Future Proof company cultures build the capacity to adapt to change through flexibility, long-term thinking, decentralized decision making and autonomy.
Mention “emergence” and many design consultants will ramble on about complex adaptive systems and organizations with more employees than some mid-sized cities.
Here, we simply mean:
- A company-wide ability to change and adapt
- Ability to challenge employees with new roles and projects that change over time
- Strategic in thought, but not overly focused on executing the most perfectstrategies
- Short-term planning for long-term outlook
- Lack of sunk cost fallacy
- Ability to self-organize and self-manage individual and team work
- Experiments and feedback shape direction and execution in real-time
- A focus on continued learning and growth at the individual and organizational level
Emergent company example: Alphabet (formerly Google)
In 2015, Google restructured to create a new parent company: Alphabet. In a letter explaining the move written by Google co-founder Larry Page, he touches on many of the aspects we define as emergent:
“We are excited about…Getting more ambitious things done. Taking the long-term view. Empowering great entrepreneurs and companies to flourish. Investing at the scale of the opportunities and resources we see. Improving the transparency and oversight of what we’re doing. Making Google even better through greater focus. And hopefully… as a result of all this, improving the lives of as many people as we can.”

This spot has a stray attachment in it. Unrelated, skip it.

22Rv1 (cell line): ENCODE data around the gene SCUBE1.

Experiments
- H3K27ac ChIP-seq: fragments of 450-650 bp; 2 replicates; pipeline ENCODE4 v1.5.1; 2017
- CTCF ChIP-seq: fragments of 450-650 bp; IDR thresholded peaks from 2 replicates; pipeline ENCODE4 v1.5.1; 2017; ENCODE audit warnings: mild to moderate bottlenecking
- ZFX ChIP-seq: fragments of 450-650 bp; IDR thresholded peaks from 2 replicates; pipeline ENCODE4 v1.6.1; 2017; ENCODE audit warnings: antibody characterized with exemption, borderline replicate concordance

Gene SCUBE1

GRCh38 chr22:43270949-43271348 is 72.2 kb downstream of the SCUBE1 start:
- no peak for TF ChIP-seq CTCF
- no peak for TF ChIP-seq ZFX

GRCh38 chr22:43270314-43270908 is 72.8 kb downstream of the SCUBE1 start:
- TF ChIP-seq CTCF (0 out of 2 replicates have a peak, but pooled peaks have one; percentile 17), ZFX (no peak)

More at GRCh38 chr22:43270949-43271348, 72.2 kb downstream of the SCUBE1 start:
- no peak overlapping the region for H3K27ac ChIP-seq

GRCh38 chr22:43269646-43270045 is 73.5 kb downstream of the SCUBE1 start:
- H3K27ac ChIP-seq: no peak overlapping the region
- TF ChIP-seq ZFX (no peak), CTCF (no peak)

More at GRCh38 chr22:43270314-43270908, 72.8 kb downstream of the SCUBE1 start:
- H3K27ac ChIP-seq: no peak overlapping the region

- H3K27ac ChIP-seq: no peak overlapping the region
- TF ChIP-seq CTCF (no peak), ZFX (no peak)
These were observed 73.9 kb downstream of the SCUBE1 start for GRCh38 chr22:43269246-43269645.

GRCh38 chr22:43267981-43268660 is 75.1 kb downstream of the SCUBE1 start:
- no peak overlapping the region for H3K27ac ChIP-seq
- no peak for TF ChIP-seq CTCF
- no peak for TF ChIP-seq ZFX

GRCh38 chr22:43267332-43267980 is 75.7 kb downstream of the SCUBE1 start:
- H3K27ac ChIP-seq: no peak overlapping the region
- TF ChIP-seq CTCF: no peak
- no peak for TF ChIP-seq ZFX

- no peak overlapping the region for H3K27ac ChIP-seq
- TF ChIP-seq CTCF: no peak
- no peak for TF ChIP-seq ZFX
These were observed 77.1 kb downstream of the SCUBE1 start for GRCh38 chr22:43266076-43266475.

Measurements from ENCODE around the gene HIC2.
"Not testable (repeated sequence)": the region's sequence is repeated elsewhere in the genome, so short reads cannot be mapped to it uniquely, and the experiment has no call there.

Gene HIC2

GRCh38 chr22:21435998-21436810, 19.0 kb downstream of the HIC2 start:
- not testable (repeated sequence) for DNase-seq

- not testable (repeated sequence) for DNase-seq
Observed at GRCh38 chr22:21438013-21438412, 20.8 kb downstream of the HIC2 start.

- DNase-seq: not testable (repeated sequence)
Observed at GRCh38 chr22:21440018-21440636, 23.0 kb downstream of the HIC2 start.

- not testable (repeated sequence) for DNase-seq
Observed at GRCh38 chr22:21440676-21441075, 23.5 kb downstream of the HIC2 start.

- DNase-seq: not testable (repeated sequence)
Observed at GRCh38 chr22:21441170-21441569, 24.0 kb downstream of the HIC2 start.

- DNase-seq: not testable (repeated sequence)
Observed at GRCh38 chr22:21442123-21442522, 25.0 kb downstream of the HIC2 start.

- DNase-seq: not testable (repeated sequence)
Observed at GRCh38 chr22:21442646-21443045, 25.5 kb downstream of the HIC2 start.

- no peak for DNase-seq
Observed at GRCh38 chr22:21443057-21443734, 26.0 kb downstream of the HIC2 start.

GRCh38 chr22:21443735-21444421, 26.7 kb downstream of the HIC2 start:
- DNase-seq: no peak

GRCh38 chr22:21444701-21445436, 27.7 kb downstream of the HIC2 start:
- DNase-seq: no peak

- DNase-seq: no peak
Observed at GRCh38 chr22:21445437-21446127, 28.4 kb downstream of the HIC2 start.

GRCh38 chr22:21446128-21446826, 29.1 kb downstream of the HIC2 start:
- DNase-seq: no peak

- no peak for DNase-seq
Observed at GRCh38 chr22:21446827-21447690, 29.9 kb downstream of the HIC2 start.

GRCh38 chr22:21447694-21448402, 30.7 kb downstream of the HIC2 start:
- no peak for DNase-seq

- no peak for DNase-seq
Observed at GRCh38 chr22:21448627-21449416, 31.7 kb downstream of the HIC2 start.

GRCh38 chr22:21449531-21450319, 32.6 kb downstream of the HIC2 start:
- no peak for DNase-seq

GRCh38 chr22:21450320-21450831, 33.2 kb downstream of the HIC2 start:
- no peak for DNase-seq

Future Proof company cultures focus on continued growth and learning to improve capability, which can be defined as competence (or an ability to do something) plus confidence (belief in the ability to do something).
Coined by Peter Senge and his colleagues, the concept of the “learning organization” has been gaining traction in recent years. Learning organizations facilitate continued learning and transformation at the employee level.
Capable company cultures are growth oriented — but not in the Silicon Valley sense. They support their people to master new skills, ways of thinking, behaviors and ways of relating and delivering value to each other, customers and the world.
Capable company cultures empower their people with the autonomy to make decisions and choices. When decision making is decentralized, it is crucial that employees share a set of principles or values and a collective vision so that everyone is rowing the boat in the same direction.
Capable organizations are able to adapt, shift and rise to the occasion much faster than their incapable rivals due to the ability of every employee to make decisions.
Capable company example: Nordstrom
It is rumored that the employee handbook at Nordstrom is printed on a single 3x5" card that reads “Use good judgement in all situations.” At Nordstrom, all employees are empowered to solve problems and serve customers by using their own judgement — an excellent example of decentralized decision making and autonomy. For the 20th year in a row, Nordstrom employees ranked the company as one of the Fortune 100 Best Companies to Work For.